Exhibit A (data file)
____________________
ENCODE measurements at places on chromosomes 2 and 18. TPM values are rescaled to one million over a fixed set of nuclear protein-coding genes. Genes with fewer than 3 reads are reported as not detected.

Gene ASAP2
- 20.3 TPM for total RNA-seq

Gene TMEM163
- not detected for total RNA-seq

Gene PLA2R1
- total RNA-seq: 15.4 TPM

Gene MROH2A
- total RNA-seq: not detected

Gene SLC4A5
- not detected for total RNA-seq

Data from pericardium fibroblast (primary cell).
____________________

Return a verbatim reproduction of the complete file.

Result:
ENCODE measurements at places on chromosomes 2 and 18. TPM values are rescaled to one million over a fixed set of nuclear protein-coding genes. Genes with fewer than 3 reads are reported as not detected.

Gene ASAP2
- 20.3 TPM for total RNA-seq

Gene TMEM163
- not detected for total RNA-seq

Gene PLA2R1
- total RNA-seq: 15.4 TPM

Gene MROH2A
- total RNA-seq: not detected

Gene SLC4A5
- not detected for total RNA-seq

Data from pericardium fibroblast (primary cell).